Organised opposition to gender equality and LGBT rights is complex, context-related, and multifaceted. It is expressed by a variety of actors who engage in multiple strategies and target different issues. When successful, however, it limits the rights of women and LGBT people through policy backsliding and/or constitutional reform. It also dismantles and reframes gender and other equality institutions, and criminalises feminist and other social justice movements. These attacks on gender equality and sexuality policies are restricting European democratic principles and rights.
Democratic backsliding has been most pronounced in Central and Eastern European member states such as Hungary and Poland. There, far-right political parties such as Fidesz and Law and Justice (PiS) have used ethno-populist strategies and majoritarian appeals to win votes and concentrate power.
However, illiberal shifts, with negative consequences for gender and sexuality equality, have occurred in Southern and Northern European countries, too, especially in the wake of the 2008 economic crisis and the rise of radical-right populism. Constitutionally committed as it is to democracy and gender equality, the EU is struggling to address internal problems of democratic and gender equality policy backsliding. These problems are exacerbated by illiberal member governments and far-right political groups in the European Parliament, which attack gender equality through direct and indirect opposition strategies.
The impact of democratic and gender policy backsliding
A polarised political context can undermine policies designed to uphold democratic and gender equality. The erosion of democratic and gender equality policy affects work, care, families, politics, migration, and knowledge.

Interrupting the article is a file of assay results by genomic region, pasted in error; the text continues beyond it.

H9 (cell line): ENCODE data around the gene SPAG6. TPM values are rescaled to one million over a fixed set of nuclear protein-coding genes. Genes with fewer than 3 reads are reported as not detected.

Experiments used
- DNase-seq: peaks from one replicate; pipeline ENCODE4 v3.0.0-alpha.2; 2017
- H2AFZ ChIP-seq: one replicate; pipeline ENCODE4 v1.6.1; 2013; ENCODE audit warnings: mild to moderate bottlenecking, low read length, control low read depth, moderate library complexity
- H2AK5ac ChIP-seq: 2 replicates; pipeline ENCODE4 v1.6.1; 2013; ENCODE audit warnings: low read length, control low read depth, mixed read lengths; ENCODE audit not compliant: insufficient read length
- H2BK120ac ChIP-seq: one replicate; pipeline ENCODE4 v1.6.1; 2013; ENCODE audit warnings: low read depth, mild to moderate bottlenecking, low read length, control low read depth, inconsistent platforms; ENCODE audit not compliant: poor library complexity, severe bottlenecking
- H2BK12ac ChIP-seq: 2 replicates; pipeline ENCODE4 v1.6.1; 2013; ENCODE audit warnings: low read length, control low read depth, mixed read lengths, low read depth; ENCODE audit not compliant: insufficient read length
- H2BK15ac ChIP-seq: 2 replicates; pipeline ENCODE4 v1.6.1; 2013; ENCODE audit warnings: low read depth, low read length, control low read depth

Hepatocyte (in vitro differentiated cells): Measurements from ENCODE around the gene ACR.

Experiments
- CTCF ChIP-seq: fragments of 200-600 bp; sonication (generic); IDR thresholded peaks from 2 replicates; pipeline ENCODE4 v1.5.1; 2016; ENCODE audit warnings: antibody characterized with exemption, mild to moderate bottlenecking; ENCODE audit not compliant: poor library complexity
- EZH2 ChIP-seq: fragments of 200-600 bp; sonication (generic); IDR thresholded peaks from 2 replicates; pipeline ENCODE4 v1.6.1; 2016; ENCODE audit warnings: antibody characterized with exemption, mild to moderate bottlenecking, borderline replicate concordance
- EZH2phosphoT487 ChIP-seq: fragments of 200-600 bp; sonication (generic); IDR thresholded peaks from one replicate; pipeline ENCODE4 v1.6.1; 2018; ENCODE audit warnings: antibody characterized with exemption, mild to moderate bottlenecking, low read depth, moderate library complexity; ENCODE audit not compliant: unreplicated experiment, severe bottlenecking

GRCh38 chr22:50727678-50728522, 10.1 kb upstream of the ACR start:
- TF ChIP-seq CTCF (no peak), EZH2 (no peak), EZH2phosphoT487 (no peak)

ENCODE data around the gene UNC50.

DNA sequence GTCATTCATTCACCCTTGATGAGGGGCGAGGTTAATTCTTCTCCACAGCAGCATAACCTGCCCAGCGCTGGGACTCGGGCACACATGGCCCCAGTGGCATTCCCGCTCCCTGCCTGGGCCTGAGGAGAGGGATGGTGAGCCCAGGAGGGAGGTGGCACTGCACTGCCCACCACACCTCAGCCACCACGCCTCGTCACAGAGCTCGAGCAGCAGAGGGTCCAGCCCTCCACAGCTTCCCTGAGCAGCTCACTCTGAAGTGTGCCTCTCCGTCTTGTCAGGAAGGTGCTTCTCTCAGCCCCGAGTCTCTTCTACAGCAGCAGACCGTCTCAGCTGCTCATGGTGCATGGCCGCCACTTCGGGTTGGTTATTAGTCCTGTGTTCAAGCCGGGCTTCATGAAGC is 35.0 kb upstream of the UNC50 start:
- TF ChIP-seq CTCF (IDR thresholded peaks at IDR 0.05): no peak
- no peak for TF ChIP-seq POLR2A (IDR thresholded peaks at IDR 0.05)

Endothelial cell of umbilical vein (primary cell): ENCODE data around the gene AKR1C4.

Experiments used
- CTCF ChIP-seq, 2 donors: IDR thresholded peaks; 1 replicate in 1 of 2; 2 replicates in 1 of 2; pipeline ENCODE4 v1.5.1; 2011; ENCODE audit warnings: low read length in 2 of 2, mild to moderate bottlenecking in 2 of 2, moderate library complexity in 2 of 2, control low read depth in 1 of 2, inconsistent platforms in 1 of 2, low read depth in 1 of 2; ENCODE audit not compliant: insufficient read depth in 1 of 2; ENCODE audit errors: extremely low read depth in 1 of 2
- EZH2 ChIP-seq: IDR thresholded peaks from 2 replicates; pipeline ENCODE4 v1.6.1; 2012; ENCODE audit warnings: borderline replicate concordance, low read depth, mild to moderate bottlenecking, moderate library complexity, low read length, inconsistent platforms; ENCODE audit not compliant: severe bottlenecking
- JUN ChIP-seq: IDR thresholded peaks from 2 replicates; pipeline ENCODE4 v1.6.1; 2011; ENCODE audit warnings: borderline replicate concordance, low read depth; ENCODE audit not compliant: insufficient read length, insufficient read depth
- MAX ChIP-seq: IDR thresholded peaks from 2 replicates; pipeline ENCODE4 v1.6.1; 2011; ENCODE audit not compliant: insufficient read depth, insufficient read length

To preserve the traditional heterosexist family, far-right populist parties oppose progressive changes in family rights. Moreover, they block demographic political projects which challenge the heteronormative gender binary of men as breadwinners.
The politics of knowledge plays a central role in the far-right project of attaining cultural hegemony for authoritarian purposes. Far-right parties and politicians attack the science community, academic freedom and gender studies. They propagate discourse about ‘cultural Marxism’, claiming that ‘the Left’ dominates culture and academia.
Far-right parties attack the academic community, propagating discourse about ‘cultural Marxism’ and claiming that ‘the Left’ dominates culture
Studying the far right from a gender perspective shows how far-right parties dismantle and reframe gender equality policies not only when they govern, but even when they’re not in office. Yet, political contestation can also create opportunities for political actors to democratise and gender the public sphere.
European parliamentary contexts today are a complex landscape. Antagonistic political dynamics targeting gender and human rights coexist with agonistic deliberation. In oppositional contexts, civil society and social movements, political parties and politicians, and political institutions, can also become more vocal about gender equality agendas and policies to defend gender equality, human rights, and democracy.
This scholarship shows how gender equality is central to the process of democratic backsliding fuelled by anti-gender politics. It’s crucial we address the complex relationship between backsliding in democracy and feminist politics. By so doing, we will better understand the processes and implications of democratic backsliding for gender equality and democratisation, as well as the possibilities for democratic resilience.
This article was originally published at https://theloop.ecpr.eu and is republished here under a Creative Commons license.republication-tracker-tool-source https://theloop.ecpr.eu/republication This work is licensed under a Creative Commons Attribution-NoDerivatives 4.0 International License.
Photo by Emanuela Lombardo